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via Bartenders are now turning out cocktails based on, yes, vegetables – NY Daily News.

NYC Doctors Are Now Prescribing Fruits And Veggies : The Salt : NPR

NYC Doctors Are Now Prescribing Fruits And Veggies

by KATHARINE O’MARRA

Doctors typically give patients prescriptions for medications. But a new program in New York City has doctors prescribing fruits and vegetables to obese or overweight patients.

Deputy Mayor Linda Gibbs and Health Commissioner Thomas Farley launched the Fruit and Vegetable Prescription Program Tuesday. It aims to give at-risk families greater access to healthy foods.

Under the program, obese or overweight patients can be prescribed Health Bucks redeemable for produce at local farmers markets.

Health Bucks are a part of the city’s GrowNYC initiative to make locally grown produce available to low-income New Yorkers. The vouchers are accepted at more than 140 New York City farmers markets.

The Fruit and Vegetable Prescription Program is meant to benefit whole families and communities at a time. Patients in the program receive $1 in Health Bucks per day for each person in their family for a period of at least four months. Each month, patients check in with the hospital to have their prescriptions renewed, and their weight and body mass index evaluated. They also receive nutritional counseling.

Bronx resident Tammy Futch says her family has seen positive changes since starting the program.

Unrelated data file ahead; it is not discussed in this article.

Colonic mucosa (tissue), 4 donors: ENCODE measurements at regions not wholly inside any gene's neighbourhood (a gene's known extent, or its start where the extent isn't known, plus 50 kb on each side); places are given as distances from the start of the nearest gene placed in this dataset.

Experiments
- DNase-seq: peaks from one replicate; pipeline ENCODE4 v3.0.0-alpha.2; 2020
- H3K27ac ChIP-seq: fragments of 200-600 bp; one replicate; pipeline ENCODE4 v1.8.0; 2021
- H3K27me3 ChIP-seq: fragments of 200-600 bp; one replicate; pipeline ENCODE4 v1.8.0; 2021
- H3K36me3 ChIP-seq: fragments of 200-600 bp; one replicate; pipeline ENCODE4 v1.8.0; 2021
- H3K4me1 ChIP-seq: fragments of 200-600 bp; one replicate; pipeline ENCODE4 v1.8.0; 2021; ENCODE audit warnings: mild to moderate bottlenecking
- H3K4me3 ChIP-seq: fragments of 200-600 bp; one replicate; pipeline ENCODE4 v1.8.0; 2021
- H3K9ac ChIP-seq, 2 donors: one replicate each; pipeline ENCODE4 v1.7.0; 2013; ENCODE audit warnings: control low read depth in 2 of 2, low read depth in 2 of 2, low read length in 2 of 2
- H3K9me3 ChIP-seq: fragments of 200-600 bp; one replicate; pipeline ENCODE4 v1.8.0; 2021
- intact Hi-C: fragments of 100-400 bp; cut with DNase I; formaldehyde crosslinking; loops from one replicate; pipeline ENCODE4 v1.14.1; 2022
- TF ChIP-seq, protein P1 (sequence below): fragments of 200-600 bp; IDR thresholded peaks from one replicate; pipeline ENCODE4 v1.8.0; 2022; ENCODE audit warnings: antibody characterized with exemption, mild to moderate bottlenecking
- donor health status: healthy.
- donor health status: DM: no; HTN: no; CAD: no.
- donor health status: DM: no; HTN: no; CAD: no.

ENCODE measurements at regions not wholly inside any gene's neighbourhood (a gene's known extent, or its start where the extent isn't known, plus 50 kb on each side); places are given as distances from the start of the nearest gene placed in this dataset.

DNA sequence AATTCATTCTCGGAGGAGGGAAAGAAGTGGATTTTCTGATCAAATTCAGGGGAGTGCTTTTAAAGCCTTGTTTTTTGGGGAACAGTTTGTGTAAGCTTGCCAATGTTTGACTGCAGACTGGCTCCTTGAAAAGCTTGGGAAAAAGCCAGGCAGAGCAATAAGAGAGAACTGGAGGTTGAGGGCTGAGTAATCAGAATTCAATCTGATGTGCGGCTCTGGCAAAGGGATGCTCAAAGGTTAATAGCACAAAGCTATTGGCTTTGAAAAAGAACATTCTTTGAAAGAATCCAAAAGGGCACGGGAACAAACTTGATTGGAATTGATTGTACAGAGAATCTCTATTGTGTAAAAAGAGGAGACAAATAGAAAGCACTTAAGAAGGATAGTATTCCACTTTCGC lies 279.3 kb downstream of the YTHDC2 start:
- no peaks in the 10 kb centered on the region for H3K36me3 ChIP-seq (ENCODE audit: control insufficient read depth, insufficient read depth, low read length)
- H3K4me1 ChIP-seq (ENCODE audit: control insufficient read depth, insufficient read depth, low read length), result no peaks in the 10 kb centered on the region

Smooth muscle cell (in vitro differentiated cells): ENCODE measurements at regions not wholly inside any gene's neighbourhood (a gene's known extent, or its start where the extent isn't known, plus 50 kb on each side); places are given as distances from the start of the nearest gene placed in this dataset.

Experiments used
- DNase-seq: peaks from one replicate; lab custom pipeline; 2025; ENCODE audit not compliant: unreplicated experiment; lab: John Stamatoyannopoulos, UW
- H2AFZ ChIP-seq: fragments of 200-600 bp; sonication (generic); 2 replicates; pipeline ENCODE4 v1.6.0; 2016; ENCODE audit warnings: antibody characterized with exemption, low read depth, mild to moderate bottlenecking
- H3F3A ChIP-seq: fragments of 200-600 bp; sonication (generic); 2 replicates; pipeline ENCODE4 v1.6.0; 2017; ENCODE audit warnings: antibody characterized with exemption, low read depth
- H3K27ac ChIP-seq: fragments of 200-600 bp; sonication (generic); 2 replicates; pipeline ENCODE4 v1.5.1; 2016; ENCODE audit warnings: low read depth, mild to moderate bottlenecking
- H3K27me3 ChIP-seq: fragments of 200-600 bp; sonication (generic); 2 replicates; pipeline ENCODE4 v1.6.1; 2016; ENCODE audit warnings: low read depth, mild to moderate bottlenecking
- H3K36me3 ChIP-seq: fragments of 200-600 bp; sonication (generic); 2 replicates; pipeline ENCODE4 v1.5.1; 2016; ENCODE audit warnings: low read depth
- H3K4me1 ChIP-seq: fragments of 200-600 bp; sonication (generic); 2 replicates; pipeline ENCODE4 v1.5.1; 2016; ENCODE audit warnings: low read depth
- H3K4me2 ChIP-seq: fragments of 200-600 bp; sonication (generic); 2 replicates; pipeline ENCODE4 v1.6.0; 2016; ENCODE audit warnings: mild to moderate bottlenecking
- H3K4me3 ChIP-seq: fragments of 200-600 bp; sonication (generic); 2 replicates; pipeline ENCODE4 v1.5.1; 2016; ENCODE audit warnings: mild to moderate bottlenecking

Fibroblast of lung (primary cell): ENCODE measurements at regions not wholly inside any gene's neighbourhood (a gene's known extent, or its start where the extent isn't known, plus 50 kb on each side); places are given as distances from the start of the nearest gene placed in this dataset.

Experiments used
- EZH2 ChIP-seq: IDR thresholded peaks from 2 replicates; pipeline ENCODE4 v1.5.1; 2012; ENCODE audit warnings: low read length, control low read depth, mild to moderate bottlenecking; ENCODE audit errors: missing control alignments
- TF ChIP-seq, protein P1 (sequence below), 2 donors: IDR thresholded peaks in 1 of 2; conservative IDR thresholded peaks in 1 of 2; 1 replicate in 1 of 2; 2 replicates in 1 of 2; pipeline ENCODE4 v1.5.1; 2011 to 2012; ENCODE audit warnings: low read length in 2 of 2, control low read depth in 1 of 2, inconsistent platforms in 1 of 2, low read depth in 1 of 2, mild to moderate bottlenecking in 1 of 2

“My son lost 40 pounds [being on] this program,” she says, “and also I lost weight doing it with him. … I have four other kids also doing the program.”

The prescription program was started by Wholesome Wave, a nonprofit that connects low-income people with local, farm fresh foods. In 2011, the group piloted the program at sites in Massachusetts, Maine, California and Rhode Island. It has now expanded to seven states.

This summer, Lincoln Medical Center in the Bronx and Harlem Hospital Center became the first New York State facilities to participate in the program.

Dr. Shefali Khanna, chief of pediatrics at Lincoln Medical Center, says she thinks the program will bring lasting benefits to the city.

“We’re not only teaching them just about eating healthy,” Khanna says. “This is really an investment for the future. And we hope we have a whole generation of kids who benefit from this, and reaches adulthood at a healthy optimal weight.”

Stay tuned: Later this summer, we here at The Salt plan to follow a patient on the program to see how it works.

A version of this story originally appeared on member station WFUV’s website.

via NYC Doctors Are Now Prescribing Fruits And Veggies : The Salt : NPR.

Composting On The Way Up In New York City High-Rises : The Salt : NPR

Composting On The Way Up In New York City High-Rises

by JOEL ROSE

Compost bins at the Grand Army Plaza Greenmarket in Brooklyn, N.Y. are part of a pilot program to get New Yorkers to recycle their food waste.

Courtesy of Grand Army Plaza Greenmarket

High-rise apartment buildings might not seem like fertile ground for making compost.

But officials in New York want to capture and recycle more of the city’s food waste — even in some of the nation’s most vertical neighborhoods. They’re expanding a pilot program that’s also trying to encourage composting by turning greenmarkets and libraries into drop-off sites for residents’ food waste.

New York’s experiment with high-rise composting is already underway in a handful of Manhattan apartment buildings, and officials say they plan to reach 70 buildings in the coming year. Helena Durst is a vice-president at the Durst Organization, the company that owns a luxury rental building near the Hudson River. The city has given each household in the building a small brown plastic bin for organic waste that might otherwise go in the trash. Durst say there’s a reason the bin only holds a single gallon.